Hiroshi Yoshida, Miho Cape, Shin-Hanga

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JG091863
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Artist: Hiroshi Yoshida (1876-1950)

Title: Miho Cape

Date: 1935

Original pencil signature


Original Japanese woodblock print.


The bay of Miho in Shizuoka Prefecture is famed for its twisting seaside pines. The locale became the setting for a story that has permeated throughout Japanese folklore and literature, Hagoromo (The Feather Mantle). So lovely were Miho's sandy shores and pines quivering in the ocean breeze, that an angel could not help herself from exploring the earthly paradise, almost to her own misfortune. The story is so tightly linked with the area that both are almost synonymous with one another. Hiroshi Yoshida captures a calm view right at the edge of the waves, focusing on the magnificent form of Fuji from across the bay. 

Hiroshi Yoshida (1876 - 1950)


Hiroshi Yoshida was one of the leading figures in the shin-hanga movement and stands out as one of the prominent landscape artists of his time. Born in Fukuoka, he was adopted by his art teacher Yoshida Kosaburo. In 1893, he went to Kyoto to study yoga and nihonga styles of painting and often produced watercolours.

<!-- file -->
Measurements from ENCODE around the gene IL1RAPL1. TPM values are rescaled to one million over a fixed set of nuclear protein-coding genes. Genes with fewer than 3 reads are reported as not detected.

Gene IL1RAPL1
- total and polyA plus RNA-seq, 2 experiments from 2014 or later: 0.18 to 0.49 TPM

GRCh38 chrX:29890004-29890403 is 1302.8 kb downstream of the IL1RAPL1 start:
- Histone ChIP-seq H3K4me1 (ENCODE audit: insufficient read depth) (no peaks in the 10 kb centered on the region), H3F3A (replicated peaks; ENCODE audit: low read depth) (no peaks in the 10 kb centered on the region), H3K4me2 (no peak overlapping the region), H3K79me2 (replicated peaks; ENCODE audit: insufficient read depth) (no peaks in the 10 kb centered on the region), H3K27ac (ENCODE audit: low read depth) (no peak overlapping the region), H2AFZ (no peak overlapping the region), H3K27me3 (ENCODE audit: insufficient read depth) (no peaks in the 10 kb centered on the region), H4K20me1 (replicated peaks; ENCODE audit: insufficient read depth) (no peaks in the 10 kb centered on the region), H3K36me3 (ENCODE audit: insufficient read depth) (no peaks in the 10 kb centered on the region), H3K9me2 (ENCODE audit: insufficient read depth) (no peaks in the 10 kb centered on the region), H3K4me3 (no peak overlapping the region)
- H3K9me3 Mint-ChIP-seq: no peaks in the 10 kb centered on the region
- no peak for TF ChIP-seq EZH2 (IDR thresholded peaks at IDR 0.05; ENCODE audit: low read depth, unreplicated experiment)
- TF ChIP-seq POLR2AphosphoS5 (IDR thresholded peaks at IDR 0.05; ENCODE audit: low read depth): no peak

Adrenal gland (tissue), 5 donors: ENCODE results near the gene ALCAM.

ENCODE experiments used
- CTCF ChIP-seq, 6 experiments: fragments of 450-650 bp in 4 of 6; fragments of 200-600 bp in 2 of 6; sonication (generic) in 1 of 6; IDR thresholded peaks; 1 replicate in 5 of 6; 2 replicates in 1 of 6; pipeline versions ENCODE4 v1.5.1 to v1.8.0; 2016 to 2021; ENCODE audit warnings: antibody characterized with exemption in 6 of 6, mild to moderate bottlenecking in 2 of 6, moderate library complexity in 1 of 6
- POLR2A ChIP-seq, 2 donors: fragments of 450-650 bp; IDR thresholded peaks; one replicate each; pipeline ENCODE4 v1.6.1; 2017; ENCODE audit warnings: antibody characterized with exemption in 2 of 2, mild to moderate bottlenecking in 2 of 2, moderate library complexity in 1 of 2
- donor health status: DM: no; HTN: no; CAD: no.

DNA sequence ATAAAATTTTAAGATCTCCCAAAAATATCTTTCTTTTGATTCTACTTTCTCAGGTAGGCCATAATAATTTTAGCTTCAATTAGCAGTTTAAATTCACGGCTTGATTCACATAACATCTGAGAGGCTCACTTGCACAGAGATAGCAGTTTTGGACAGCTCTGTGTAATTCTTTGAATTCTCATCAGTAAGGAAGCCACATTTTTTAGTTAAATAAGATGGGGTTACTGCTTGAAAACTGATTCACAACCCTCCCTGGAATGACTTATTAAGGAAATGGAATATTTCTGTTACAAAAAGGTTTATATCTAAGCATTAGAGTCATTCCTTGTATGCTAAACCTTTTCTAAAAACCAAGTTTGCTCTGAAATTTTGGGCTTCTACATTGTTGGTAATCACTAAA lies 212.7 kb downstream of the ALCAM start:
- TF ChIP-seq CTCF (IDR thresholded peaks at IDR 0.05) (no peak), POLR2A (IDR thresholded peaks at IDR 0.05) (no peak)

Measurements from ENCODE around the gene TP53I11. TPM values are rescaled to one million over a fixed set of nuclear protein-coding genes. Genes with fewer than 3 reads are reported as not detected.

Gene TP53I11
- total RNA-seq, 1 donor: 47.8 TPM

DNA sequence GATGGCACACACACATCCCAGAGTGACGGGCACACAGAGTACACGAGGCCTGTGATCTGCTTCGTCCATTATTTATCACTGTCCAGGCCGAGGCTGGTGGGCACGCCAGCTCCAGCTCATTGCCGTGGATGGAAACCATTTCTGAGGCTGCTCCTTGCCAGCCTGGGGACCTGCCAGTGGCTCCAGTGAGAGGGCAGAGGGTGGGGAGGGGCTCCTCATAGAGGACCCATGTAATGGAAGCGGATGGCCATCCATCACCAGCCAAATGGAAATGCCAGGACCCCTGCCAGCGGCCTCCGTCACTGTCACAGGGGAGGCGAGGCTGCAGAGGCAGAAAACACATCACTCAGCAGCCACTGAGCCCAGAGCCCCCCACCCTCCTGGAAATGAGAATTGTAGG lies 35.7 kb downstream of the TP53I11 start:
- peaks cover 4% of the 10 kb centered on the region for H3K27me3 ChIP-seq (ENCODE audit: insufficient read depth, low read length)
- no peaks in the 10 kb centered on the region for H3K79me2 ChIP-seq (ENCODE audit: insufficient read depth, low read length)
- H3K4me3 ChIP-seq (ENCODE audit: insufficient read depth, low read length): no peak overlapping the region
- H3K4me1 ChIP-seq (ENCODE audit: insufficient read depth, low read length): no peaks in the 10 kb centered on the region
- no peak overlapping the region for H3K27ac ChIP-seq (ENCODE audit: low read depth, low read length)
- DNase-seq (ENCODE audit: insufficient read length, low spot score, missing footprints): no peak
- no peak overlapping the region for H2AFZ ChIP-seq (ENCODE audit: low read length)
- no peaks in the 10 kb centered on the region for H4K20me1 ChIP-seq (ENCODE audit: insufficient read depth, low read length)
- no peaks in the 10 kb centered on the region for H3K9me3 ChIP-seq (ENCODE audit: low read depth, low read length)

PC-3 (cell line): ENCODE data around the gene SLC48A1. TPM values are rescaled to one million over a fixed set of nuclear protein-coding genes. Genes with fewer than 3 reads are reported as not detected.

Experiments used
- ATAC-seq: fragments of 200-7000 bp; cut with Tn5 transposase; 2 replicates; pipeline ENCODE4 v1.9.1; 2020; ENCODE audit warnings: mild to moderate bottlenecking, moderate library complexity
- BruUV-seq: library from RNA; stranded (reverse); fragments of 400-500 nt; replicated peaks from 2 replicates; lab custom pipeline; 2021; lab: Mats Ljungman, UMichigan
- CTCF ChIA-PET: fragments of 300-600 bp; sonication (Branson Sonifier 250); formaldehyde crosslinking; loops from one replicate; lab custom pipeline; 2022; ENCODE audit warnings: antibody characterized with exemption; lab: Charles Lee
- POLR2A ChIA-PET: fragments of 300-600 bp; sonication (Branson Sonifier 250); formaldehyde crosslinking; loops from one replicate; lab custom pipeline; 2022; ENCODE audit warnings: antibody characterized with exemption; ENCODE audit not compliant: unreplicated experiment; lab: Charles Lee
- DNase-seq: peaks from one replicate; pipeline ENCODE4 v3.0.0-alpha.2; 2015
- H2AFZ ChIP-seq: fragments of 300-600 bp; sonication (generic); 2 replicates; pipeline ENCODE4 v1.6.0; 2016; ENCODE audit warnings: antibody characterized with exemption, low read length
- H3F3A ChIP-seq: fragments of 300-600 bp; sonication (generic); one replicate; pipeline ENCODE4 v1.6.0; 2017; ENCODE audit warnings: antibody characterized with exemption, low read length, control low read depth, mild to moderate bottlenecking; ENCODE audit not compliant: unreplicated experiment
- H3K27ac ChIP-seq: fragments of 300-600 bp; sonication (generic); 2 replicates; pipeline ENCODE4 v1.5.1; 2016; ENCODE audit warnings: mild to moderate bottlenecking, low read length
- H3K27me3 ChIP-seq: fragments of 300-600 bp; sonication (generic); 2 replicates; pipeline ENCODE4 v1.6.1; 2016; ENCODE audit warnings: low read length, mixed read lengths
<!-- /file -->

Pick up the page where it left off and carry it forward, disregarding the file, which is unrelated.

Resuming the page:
Yoshida’s interest in woodblock prints came only in middle age when he started collaborating with the shin-hanga publisher Watanabe Shozaburo. He created seven prints under his guidance, although the collaboration ended abruptly when the publishing agency was destroyed in the fire following the Great Kanto Earthquake in 1923. In 1925 he established his own workshop where he employed wood-cutters and printers while supervising every aspect of the printmaking process. The jizuri (self-printed) seal is found in the margin of prints which were made under his close supervision.

The artist was extremely fond of travelling and he embarked on many trips throughout his life, depicting locations in the United States, India, China, Korea, North Africa, the Himalayas and Switzerland. He was also a passionate climber, and most of his prints depict landscapes from his travels and alpine scenes from his mountaineering excursions. His style reflects his training as a painter and watercolourist. His prints display a wonderful choice of colour blending, while his skill at depicting the natural flow of water and reflections on its surface is remarkable.

Many of Hiroshi's prints were exported and became popular in the West. He was fortunate to have exhibited his paintings in oil and watercolour in both Japan and overseas and to have won numerous art exhibition prizes. He was one of the few shin-hanga artists to sign his works in English. His sons, Toshi Yoshida and Hodaka Yoshida, became great artists in their own right.

More Information
Print FormatDai-Oban
ArtistHiroshi Yoshida (1876 - 1950)
SubjectLandscapes, Modern/Shin-Hanga
Size40.6 x 27.2 cm
Condition ReportDiscolouration on left and right side and paper residue from previous mounting. Pinholes on top corners.
publisherSelf Published:1000-3000